Blog Profile / One Per Cent


URL :http://www.newscientist.com/blogs/onepercent/
Filed Under:Technology / Technology Industry News
Posts on Regator:1333
This blog is retired.
Archived Since:February 24, 2008

Blog Post Archive

Amputees control avatar by imagining moving their missing limbs

Even after losing a limb, brain activity associated with imagined movements can be read by an fMRI brain scanner and used to control a computer character

If you want to be a mega philanthropist Jeff Bezos, take note

Amazon's founder, set to be the planet's richest person, wants to use his wealth for the greater good. It's harder than it sounds, warns David Auerbach

Win the do-it-yourself computer kit that anyone can build

Enter our prize draw and you could walk away with a brand-new Kano Computer Kit

Radio powered by your own sweat hints at future of wearables 

A small skin patch harnesses enough power from sweat to run a radio for 48 hours. The same technology could be used to power health sensors of the future

This handy robot will iron your clothes so you don’t have to

The TEO robot uses a camera to detect creases and can then "iteratively reduce the wrinkleness" of garments using a standard household iron

LA’s endangered pumas to be saved by a $60m bridge over highway

Pumas in Santa Monica are trapped in small areas bisected by big roads, on which many die – but an ambitious wildlife crossing promises to change that

Walk really fast to stop a wobbly suitcase ruining your holiday

When a suitcase in motion becomes unstable, it can rock back and forth from wheel to wheel. Researchers have determined why that happens and how to stop it

Talk radio puts pumas off their meals so they may kill more deer

The sound of people’s voices reduces pumas’ feeding time and makes them kill more deer, showing the wide-reaching effect of human activity

Babies are dying during childbirth in the UK due to poor care

Three-quarters of babies who die or are brain damaged during childbirth in the UK might have been saved with better medical care, an inquiry has concluded

Sweden commits to becoming carbon neutral by 2045 with new law

A climate plan backed by an overwhelming majority in parliament makes Sweden the first country to significantly upgrade its target since the Paris agreement

DNA variants that are bad for health may also make you stupid

A study of Scottish families hints that DNA mutations that damage health also impair intelligence. CRISPR gene-editing may be a way to boost brain and body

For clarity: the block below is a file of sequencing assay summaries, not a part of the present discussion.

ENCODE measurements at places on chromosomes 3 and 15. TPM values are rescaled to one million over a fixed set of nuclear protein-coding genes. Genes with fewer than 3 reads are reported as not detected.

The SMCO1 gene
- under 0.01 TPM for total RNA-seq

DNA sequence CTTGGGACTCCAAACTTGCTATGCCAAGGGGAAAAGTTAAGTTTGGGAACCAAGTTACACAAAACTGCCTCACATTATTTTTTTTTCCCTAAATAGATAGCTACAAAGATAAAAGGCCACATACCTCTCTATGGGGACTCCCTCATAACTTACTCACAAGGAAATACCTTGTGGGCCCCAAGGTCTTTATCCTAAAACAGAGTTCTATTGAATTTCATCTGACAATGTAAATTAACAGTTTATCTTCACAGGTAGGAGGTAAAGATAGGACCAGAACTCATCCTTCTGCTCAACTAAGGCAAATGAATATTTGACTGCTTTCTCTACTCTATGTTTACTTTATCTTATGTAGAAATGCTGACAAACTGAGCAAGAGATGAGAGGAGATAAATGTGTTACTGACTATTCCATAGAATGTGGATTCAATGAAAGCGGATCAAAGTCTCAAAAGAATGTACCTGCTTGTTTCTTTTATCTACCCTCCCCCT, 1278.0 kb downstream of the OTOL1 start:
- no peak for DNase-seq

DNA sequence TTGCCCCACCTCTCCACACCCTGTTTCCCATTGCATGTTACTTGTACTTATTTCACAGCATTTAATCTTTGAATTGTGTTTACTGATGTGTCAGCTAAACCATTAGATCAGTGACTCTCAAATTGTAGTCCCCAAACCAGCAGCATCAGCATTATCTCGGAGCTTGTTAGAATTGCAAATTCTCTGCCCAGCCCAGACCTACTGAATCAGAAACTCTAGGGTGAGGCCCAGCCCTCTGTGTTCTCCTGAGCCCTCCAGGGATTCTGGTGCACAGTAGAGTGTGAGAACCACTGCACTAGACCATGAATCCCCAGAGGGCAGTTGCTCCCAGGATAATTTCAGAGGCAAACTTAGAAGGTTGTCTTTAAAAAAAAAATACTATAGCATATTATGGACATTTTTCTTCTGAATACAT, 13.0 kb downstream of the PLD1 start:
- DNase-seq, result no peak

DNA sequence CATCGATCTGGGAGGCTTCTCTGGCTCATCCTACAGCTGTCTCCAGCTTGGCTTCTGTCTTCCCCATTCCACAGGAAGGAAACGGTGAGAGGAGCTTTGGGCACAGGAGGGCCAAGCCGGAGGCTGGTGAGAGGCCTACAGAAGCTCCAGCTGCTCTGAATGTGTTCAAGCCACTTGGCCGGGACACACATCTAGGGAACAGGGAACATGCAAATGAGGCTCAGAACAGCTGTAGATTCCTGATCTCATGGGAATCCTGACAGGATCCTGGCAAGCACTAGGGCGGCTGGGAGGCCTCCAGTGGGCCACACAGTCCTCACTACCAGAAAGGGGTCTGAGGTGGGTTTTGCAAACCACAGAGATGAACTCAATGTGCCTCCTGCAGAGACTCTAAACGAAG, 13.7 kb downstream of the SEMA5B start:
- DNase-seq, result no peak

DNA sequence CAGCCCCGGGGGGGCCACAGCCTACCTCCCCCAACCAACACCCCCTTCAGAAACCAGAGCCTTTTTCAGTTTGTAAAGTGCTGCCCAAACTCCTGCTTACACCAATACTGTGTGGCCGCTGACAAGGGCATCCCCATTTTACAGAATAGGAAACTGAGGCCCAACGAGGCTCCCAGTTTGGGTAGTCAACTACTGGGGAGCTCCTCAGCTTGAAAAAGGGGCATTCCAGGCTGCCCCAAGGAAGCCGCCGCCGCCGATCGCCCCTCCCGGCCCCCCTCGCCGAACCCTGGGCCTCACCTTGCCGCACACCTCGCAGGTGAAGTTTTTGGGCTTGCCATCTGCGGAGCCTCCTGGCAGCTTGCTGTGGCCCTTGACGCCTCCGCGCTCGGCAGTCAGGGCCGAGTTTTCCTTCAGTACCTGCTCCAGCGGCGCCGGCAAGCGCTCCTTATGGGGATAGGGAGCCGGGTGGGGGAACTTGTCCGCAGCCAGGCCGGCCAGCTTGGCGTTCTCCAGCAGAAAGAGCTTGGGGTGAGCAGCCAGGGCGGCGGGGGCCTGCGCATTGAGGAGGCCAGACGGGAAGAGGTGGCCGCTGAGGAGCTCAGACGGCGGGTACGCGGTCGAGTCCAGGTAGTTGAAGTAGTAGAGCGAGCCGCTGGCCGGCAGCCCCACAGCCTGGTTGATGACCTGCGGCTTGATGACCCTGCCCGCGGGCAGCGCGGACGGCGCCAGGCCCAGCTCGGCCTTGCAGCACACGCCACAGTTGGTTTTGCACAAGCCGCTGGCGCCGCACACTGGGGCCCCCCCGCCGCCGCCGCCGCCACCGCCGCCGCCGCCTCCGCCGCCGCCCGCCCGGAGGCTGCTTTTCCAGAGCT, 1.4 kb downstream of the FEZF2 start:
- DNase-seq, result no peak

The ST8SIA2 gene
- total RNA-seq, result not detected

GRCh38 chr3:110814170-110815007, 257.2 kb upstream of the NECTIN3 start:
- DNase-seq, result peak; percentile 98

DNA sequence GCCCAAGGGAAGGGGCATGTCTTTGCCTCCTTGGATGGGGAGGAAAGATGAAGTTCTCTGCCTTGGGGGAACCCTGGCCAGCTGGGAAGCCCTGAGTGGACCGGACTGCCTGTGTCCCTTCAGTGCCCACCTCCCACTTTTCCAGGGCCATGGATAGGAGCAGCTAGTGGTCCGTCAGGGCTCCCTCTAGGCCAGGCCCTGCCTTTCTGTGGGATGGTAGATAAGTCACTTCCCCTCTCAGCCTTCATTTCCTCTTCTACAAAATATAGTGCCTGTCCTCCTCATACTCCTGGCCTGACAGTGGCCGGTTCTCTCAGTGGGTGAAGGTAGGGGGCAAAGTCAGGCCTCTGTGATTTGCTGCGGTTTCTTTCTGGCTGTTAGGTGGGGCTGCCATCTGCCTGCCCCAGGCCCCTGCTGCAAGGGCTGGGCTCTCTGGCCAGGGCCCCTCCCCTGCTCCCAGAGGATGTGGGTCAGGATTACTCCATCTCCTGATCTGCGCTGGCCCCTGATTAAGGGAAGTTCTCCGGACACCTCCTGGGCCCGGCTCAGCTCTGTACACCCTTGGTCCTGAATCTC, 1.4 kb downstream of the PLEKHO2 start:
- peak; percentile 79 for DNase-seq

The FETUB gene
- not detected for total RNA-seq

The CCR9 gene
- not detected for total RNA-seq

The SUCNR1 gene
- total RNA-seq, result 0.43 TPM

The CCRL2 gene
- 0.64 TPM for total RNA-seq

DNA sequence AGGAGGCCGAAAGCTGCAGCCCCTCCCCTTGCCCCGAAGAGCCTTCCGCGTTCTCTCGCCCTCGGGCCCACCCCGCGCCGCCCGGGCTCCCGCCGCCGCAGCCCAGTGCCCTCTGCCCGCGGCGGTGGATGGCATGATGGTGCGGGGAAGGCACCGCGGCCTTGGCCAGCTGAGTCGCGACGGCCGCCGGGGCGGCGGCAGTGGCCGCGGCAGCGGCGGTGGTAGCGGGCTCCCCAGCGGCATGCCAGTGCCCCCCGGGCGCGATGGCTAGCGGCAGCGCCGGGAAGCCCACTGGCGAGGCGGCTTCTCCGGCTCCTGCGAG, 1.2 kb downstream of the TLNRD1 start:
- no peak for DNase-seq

NASA eyes Neptune and Uranus for missions in the 2030s

Four possible missions to the ice giants are being proposed, including orbiters and a fly-by, to tell us what they’re made of and how such planets form

How did London tower block fire spread so fast and kill so many?

London's high-rise blaze was the worst such tragedy for many years. What can we glean so far about why it spiralled into a disaster, asks engineer Feng Fu

Microdosers say tiny hits of LSD make your work and life better

People are increasingly taking daily, low doses of illegal psychedelic drugs to up their game at work and improve their mood. Will we all be doing it one day?

WHO classes HIV drug as an essential medicine

Pre-exposure prophylaxis, or PrEP has been added to the WHO's list of essential medicines, highlighting England's failure to provide the drug to those most at risk

‘Devil weeds’ threaten wildebeest migrations in Serengeti

Exotic plants escaping from tourist lodges are invading and displacing the grasses on which millions of large, wild animals depend for food in East Africa

Chatbots learn how to negogtiate and drive a hard bargain

Bots may soon be able to book a holiday for you or help you buy or sell your house

What it’s like to take psychedelics in small doses at breakfast

Janet Lai Chang is one of many people experimenting with taking small amounts of psychedelic drugs to improve her mood and performance. She told us about her experience

Wireless charger uses quantum trick to power gadgets on the move

A self-adjusting system uses a concept called parity-time symmetry to still charge your gadget even when it’s moving around

Time, mass and custard provide the physics in The Earthworks

Tom Morton-Smith’s one-act romance captures a turning point in particle physics, says Stewart Pringle

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